I've got several things on my mind this week. I know I'm late, and it's not from all the issues swimming around in my little human brain. The Tucson Festival of Books wore me out, and I think it added to the ideas lazily backstroking into my consciousness from my subconscious mind.
I know you've been keeping up on working through the next 2500 words, though.
And I've been thinking.
First, about the long novel process. (How unlikely.) I was at the gigantic Tucson Festival of Books. I only got to one panel. I couldn't get into two others because they were so crowded. Ridiculous.
|The size of this book festival is difficult to fathom. Image: Lars Hammar|
Anyway, in the panel I actually attended, it was encouraging to hear one author say he wrote what he thought was a novel in six weeks, then he spent three years actually rewriting and shaping it into a novel. The other novelist on the panel was floored. “It took me six years to write my last novel!” he said. (Or something like that.) I like being reminded that it takes a while to struggle through this.
Next, about the difference between story and plot. I've been using the term story up until now, since we haven't defined plot. But here are a couple readings that attempt to differentiate the two.
- From Gotham Writers
Third, about how plots look visually. There are several approaches to plotting: the 3 act structure, the 8 point arc, the 5 act structure, the 6 act structure, beats, not plotting at all. But if you look at all these, you'll find that they are all essentially the same. So why is it so difficult? To get a thorough understanding plotting, I'm bringing this up:
It can feel a little dense at times, but it really is enlightening—if you are serious about writing.
Plus, a few images of plot lines:
Last, as I think about my story, I think subplots are not secondary—they are integral to plot. I tend to think they need to critically affect the main plot. But I wonder if that's just my story.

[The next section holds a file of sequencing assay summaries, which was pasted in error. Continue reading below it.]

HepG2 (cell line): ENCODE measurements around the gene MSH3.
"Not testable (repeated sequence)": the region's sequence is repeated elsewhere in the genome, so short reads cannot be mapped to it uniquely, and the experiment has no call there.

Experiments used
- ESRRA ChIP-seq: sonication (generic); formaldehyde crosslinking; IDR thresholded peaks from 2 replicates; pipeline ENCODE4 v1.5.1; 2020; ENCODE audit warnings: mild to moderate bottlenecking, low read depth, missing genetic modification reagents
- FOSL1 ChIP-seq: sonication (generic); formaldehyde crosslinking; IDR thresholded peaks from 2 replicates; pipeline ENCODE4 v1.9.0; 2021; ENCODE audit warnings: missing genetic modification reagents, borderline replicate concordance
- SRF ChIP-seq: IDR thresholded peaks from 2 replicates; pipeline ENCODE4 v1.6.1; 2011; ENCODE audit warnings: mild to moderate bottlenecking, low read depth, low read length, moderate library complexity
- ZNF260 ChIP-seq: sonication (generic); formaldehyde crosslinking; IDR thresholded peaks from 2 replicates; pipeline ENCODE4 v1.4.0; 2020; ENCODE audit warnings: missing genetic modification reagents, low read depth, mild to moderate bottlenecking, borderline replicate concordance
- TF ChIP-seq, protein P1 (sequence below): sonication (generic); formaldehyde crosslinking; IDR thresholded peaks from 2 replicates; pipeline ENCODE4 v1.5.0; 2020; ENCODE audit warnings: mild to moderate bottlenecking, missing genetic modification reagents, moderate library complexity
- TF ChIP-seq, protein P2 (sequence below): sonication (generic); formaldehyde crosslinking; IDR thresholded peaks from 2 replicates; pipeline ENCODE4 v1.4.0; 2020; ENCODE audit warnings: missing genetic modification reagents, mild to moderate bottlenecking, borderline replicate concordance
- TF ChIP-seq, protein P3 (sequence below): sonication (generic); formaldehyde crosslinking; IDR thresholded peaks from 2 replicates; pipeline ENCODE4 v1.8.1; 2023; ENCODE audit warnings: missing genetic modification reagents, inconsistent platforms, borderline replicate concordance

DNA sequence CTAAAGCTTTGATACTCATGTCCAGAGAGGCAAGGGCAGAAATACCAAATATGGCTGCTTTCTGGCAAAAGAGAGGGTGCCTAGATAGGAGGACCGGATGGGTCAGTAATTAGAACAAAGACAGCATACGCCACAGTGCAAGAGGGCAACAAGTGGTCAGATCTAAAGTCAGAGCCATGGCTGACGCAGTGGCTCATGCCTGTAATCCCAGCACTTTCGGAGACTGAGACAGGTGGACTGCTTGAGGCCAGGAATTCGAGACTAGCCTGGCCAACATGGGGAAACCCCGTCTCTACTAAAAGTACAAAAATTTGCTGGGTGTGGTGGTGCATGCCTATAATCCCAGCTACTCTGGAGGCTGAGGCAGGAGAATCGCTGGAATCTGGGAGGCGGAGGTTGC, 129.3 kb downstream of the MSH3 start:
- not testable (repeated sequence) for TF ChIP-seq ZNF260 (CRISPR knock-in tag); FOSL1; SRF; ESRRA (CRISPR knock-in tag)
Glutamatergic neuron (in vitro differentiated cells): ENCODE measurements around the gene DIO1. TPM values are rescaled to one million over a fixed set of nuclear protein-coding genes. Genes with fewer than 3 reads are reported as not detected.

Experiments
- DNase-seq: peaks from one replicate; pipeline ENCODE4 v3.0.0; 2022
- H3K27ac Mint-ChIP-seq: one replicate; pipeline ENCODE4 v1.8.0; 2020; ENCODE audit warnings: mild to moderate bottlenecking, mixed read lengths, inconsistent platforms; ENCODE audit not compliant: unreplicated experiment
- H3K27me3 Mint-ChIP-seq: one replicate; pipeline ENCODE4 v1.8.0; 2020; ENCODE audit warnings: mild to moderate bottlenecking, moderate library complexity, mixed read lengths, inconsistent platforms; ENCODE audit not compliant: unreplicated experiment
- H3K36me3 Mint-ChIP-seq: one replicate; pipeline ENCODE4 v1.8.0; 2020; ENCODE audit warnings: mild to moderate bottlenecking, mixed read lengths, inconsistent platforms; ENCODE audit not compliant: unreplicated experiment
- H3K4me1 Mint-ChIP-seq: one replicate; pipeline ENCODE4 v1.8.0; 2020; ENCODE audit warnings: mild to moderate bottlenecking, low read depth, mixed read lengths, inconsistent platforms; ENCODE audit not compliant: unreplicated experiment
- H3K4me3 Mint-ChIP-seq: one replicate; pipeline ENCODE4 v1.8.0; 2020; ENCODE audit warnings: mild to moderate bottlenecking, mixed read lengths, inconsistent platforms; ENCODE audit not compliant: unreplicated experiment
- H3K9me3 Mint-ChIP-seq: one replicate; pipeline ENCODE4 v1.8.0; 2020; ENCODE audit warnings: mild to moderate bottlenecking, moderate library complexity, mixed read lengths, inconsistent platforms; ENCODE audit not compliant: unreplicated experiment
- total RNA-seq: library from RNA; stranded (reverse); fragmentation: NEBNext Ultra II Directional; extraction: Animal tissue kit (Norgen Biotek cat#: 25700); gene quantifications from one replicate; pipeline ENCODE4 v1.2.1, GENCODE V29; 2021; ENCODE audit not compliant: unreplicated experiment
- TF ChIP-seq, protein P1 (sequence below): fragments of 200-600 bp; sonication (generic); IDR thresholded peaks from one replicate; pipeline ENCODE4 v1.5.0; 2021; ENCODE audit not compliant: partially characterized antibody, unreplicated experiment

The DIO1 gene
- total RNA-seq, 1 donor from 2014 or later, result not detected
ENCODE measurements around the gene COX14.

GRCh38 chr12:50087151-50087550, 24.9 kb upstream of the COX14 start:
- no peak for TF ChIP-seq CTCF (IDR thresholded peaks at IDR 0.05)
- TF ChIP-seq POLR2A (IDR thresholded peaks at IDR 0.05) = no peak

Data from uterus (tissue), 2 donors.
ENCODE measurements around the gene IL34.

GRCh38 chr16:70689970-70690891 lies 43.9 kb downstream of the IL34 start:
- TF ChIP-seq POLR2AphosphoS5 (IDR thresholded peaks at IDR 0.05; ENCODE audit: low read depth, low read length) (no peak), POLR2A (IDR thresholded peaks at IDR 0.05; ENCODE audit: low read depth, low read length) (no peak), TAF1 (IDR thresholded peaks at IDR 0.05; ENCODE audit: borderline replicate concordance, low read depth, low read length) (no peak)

A few readings on subplots:
I'm not hot on using the word add when discussing subplots, but hey, these are some of the things I've found on subplots.
Images of subplots:
- When I try to map out subplots with the main plot, they often wind up looking like this. I thought I'd clean it all up by using a spreadsheet. Beware of this. I apparently deleted mine last week.
- That's okay, though. I'm hoping to create something more visual this time. Like this.
- Or one of these. Just something that puts all these pieces together in a linear fashion. That's sort of my problem. Translating a messy mind into something linear. Maybe I'll be more creative in my next novel and avoid lines altogether. But this one needs them.
So here's what I have planned for this week:
1. Create a visual of the novel you read over the last two weeks. (Does that feel like a long time ago? It does to me.) Without looking at the book again this time, determine what that book's main plot and its subplots are. Then create a visual of it. It may be a line diagram or a flow chart, whatever kind of visual works for you. Merge the plot and subplots onto one visual. If you want to use little green army men on the table with post-its, go for it.
|As long as the army men don't wind up like this. Image: Eric Jackson|
2. Determine what the preliminary plot and subplots are for your novel. If the 30 minute outline you did last week helped to develop a basic storyline for you, use that to map out your main plot, including the plot points. Then I am going to ask you to do the same thing for your subplots and merge them like you did with the book in the above activity. Your plotlines need not be structured in the same way as that book. In fact, the plotlines probably will affect each other differently. It is a different story, after all.
Remember that this is also a preliminary plotline and it may change. It helps you to keep in mind what your story is about and it may guide you through when you get stuck.
At the same time, when you depend on it to get you through, the story and your characters can become unnatural and staid. Or the story may become less exciting to you. Or the characters may even refuse to follow it.
The beauty of having this sort of plan is that when you feel like the plot is strangling you or you are suffocating it, you let got of that plot. Just ditch it. It can be totally freeing and your story might just begin rolling out naturally again. You might come back to the plan later, or you might re-map it. Whatever it needs.
3. Write your 2500 words. It's totally manageable. No excuses.
Then come back on Sunday (I promise) for next week's activities.
Coming in a little late? Find out about the 13 week challenge here. And see the first week's activities here.